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Nocturnal Animals review: Darkly gripping revenge tale

By Damon Smith

Published 04/11/2016

Powerhouse act: Jake Gyllenhaal in Nocturnal Animals
Powerhouse act: Jake Gyllenhaal in Nocturnal Animals

The lies we tell ourselves are often more damaging than those we fashion for the people we love.

This art of personal deception is practised with elan by characters in Tom Ford's second film - a gripping psychological thriller based on the novel Tony And Susan by Austin Wright.

The writer-director employs a simple yet effective film-within-a-film structure, ricocheting between metallic, minimalist reality and sun-baked, sweat-stained fiction with aplomb.

LA gallery owner Susan Morrow (Amy Adams) stages provocative exhibitions, which elicit coos of appreciation from her pals, but are - by her own admission - emotionally numb.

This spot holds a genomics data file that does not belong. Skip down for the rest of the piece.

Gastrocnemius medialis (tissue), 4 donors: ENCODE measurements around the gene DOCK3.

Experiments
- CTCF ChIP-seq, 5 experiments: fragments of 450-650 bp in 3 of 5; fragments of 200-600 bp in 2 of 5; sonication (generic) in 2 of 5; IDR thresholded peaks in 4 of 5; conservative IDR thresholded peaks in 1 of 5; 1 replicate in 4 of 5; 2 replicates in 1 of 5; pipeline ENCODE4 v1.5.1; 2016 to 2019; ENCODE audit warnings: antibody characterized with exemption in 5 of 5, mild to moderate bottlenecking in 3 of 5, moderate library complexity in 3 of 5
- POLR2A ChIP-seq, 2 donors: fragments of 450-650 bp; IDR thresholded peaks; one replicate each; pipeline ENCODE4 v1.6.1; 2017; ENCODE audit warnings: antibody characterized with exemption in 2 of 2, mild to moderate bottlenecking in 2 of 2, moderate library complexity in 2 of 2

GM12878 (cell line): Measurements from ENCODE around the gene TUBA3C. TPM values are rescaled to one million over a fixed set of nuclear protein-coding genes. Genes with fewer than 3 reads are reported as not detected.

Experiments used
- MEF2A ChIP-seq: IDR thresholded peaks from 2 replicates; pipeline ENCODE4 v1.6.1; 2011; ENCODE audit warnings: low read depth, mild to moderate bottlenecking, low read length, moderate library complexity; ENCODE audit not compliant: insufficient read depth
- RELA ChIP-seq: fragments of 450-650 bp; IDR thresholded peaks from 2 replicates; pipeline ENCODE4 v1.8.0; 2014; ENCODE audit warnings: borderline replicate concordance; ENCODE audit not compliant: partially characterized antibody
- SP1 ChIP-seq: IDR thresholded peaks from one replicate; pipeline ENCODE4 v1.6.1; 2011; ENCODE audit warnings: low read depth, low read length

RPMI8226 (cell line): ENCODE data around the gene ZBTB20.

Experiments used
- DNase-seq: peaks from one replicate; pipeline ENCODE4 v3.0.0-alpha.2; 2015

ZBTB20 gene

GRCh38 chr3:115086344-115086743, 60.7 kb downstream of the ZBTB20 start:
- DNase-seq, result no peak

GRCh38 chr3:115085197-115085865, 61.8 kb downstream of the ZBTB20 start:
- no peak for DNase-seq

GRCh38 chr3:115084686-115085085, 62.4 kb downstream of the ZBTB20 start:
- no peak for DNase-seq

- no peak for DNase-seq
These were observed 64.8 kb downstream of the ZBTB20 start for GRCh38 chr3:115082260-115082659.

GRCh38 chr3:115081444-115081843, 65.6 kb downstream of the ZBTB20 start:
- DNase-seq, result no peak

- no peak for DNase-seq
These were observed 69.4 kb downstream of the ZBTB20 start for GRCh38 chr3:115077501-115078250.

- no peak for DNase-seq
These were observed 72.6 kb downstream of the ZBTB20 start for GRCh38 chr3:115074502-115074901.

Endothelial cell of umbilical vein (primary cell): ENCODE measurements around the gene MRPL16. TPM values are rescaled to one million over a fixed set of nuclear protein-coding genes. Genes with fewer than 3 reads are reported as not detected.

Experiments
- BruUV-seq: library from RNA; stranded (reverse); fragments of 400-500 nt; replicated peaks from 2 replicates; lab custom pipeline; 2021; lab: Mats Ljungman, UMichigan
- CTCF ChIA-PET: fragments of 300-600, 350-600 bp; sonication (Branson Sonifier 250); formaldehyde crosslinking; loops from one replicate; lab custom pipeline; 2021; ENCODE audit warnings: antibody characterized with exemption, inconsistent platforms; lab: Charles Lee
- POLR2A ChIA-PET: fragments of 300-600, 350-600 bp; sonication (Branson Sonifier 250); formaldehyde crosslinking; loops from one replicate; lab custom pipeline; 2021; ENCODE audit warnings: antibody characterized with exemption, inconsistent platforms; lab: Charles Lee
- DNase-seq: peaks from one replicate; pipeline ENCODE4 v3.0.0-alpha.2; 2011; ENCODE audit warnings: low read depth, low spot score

That's also a succinct description for her marriage to philandering businessman Hutton (Armie Hammer), whose financial woes impact the gallery's future.

Out of the blue, Susan receives a manuscript from her first husband, Edward (Jake Gyllenhaal). Susan and Edward haven't spoken in 19 years, so his communication is both intriguing and unsettling.

With Hutton away on business, Susan devours the pages of Edward's manuscript and in her mind's eye, she imagines Tony Hastings (Gyllenhaal again), his wife Laura (Isla Fisher) and teenage daughter India (Ellie Bamber) taking a late night drive.

On an empty stretch of desert highway, the family is terrorised by Ray Marcus (Aaron Taylor-Johnson) and his buddies. Laura and India are abducted and local detective Bobby Andes (Michael Shannon) supports Tony as the husband discovers the women's horrifying fate.

Nocturnal Animals serves up a dish of revenge with measured restraint, bolstered by powerhouse performances from Adams and Gyllenhaal.

Four stars

Belfast Telegraph

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